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  • Lexey Wilson

The Rapture of Writing

It was towards the end of last school year when I lost my love for writing. All my pieces seemed lack-luster and dull, due to a combination of the persistent tiredness that usually rooted itself around all of the tests in May, and a lack of inspiration from a year of nonstop writing. I found myself hopelessly jotting down story after story and doing everything I could to finish out the year strong; I would make character maps and force myself to journal every day and endlessly research ways to regain what I had lost, however nothing seemed to work and once school ended, all of my efforts seemed useless and I gave up once and for all, taking the time off to stop stressing about what I was putting down on the page and focus more on relaxing.

The idea, in theory, seemed helpful, however the longer break I took, the more of a rift arose that, as time passed, produced a growing divide between my craft and I that wasn’t noticed until I tried to write again a few weeks later. I remember sitting in front of my computer screen for hours at a time, but eventually leaving the same word document blank, and far more uninviting than it had been when I first started. It felt hopeless and once again I gave up, deciding that I needed this break. That all that writing throughout the year had drained me and I needed more time. I had never once thought that perhaps my struggle came from my constant, invading thoughts and not the lack of creativity itself.

It was about a month after that, however when I was getting ready for a flight to Seattle with my stepmom, that my passion for writing began to spark up again.

I had heard so much about Seattle and how it was a city you can’t help fall in love with, a city crowded with graffiti and creativity and artwork. The image of watching the city move below me, as I sat on the balcony filling page after page with writing seemed more than inviting, so I decided to pack up all of my pens and hard-bound notebooks and my laptop to once and for all conquer my “writers block” and find the creative part of myself again.

It wasn’t until we were sitting at the airport, however, that I reached down into my carry-on bag to find my notebook and realized I had left that very book sitting on my bed at home after rearranging everything in my bag. Trying to problem solve in my head, and explaining the ordeal to my stepmom beside me, she introduced the idea of simply buying a notebook in one of the many airport stop-n-go shops we had passed along the way. The idea sounded senseless considering I had a very detailed organization system, but deciding to take a chance I made my way to the nearest stop, picked out a small red book and came back to my seat to just write. And I wrote. I wrote poems, and snippets of stories, and streams of consciousness, and character maps and everything I could think of. I wrote and wrote and wrote without stopping, not letting myself get in the way and not caring if the book tore or if coffee spilled on the pages or if the words smeared.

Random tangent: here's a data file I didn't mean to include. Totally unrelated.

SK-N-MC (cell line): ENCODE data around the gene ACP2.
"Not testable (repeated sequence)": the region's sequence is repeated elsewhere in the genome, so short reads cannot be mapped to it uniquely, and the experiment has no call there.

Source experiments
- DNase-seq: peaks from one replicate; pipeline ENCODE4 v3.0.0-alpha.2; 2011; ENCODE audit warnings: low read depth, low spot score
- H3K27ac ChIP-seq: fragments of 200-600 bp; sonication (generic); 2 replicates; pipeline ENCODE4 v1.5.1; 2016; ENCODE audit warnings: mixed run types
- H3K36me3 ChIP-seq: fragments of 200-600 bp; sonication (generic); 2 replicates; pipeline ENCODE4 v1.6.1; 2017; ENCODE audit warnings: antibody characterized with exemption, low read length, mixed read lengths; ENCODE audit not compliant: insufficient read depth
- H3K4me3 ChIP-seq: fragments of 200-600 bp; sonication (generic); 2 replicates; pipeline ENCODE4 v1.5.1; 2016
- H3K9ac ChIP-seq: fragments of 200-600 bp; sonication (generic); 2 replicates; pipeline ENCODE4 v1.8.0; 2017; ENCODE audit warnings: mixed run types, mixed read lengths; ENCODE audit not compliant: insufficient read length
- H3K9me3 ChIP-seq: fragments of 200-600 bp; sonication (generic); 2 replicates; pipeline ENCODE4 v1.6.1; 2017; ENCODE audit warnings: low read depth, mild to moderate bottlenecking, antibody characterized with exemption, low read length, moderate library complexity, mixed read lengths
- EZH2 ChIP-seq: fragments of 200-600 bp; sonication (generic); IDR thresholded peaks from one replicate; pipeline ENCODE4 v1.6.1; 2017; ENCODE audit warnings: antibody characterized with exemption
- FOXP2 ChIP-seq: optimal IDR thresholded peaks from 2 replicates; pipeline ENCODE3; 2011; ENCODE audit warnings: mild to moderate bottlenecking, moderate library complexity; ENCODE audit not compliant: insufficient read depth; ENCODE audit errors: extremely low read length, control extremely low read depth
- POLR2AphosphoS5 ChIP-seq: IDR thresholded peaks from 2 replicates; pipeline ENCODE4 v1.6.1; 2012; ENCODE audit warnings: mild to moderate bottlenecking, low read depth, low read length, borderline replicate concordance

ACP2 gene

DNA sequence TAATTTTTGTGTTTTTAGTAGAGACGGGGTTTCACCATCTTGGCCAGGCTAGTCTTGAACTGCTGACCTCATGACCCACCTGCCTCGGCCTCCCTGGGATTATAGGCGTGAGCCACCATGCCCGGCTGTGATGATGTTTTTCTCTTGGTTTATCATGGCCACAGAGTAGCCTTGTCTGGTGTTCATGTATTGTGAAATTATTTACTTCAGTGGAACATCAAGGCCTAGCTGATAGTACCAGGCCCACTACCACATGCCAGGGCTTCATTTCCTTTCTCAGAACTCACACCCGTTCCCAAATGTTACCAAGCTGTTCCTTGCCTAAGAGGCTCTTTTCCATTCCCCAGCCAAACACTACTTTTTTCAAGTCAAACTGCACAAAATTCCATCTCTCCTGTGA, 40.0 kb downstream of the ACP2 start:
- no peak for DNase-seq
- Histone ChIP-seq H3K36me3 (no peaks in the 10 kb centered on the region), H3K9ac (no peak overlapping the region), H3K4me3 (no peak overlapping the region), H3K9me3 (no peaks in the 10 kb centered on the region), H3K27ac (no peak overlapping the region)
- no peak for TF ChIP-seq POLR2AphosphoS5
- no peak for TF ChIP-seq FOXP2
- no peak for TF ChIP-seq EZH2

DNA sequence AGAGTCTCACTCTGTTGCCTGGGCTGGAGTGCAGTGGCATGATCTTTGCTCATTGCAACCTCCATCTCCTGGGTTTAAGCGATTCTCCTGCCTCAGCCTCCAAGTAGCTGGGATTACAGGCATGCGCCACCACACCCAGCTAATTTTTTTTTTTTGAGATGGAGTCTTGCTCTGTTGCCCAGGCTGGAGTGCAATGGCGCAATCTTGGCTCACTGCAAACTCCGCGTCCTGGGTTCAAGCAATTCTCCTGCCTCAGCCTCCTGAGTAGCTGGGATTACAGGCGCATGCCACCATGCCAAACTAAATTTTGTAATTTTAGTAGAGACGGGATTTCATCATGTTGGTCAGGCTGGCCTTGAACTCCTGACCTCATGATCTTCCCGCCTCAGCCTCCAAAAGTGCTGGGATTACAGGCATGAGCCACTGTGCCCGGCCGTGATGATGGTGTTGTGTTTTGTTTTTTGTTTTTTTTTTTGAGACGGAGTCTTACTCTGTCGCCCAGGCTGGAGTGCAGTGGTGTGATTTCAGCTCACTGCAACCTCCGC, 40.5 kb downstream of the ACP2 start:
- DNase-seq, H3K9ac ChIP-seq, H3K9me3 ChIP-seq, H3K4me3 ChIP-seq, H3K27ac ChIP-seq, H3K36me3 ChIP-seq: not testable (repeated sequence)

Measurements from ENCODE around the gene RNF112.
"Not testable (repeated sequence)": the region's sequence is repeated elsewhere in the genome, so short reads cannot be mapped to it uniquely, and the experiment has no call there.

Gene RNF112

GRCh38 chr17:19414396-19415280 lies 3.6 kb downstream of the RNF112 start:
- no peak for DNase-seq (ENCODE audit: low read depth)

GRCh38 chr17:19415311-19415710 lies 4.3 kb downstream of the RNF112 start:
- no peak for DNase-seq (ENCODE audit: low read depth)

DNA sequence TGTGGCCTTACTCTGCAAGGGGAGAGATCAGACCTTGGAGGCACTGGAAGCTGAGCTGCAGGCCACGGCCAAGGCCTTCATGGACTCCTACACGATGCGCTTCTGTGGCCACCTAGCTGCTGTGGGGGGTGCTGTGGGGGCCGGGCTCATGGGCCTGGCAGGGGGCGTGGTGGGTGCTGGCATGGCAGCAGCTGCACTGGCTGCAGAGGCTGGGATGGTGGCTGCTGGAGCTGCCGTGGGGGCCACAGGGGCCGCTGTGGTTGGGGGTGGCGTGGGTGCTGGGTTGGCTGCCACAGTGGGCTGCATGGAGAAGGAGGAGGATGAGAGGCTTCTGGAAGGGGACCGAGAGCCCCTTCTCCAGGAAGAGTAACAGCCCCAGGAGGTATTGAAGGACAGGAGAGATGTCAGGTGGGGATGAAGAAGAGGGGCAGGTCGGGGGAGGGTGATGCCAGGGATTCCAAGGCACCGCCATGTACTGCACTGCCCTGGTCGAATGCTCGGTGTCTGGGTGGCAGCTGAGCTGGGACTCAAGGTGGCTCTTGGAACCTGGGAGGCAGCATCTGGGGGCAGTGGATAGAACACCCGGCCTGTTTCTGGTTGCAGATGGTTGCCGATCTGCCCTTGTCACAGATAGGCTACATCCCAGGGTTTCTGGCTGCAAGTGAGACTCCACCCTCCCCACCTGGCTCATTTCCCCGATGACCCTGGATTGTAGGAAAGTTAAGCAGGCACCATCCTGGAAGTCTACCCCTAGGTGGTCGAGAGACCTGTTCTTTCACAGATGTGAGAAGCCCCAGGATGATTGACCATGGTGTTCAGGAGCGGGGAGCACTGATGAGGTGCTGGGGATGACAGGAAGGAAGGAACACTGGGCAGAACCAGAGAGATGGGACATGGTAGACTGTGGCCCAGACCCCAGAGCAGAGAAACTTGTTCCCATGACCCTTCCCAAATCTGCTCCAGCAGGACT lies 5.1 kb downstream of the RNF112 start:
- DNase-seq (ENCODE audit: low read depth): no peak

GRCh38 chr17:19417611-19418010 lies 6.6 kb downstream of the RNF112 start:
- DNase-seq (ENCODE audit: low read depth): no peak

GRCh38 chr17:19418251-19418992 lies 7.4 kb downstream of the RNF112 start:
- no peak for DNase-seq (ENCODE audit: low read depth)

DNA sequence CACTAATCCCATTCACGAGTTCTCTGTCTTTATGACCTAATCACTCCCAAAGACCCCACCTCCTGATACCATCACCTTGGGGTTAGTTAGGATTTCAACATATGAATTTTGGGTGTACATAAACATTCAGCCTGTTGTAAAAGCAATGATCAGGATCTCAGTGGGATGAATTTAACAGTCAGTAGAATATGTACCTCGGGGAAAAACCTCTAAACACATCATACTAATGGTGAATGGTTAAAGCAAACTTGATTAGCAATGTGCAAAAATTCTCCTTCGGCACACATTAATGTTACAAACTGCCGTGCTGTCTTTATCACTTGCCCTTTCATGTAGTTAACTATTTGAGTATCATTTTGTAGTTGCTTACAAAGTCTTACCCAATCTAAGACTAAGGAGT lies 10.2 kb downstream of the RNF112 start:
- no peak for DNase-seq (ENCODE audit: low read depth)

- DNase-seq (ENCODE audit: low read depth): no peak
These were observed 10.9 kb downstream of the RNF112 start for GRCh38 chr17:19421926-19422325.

I realized that it was not that I had a lack of creativity or any form of “writers block,” but rather that I was overthinking everything I wrote and holding myself back. It was as if I had created a dam in my mind to stop all of the ideas and now it had just broken open again, making its way through my hand and onto paper. I realized then that writing has nothing to do with the tight constraints of how you write but more to do with finding that creative space your mind won’t let you into and diving in deep.

Since then I have found myself pursuing writing more and getting less frustrated when something doesn’t work out, and instead just moving on to something new and fresh. I journal every day and I read more often and I get random spurts of inspiration that lead to stocked up pieces on my computer and in my notebook, I look back on often. I’ve cleared my mind of harmful thoughts about what to write and how to go about writing and where to start, deciding to simply just let my mind wander and take me somewhere new every time.

I finally found the key to writing that I was looking for all along: imprecision.

-Lexey Wilson, Junior Editor-in-Chief


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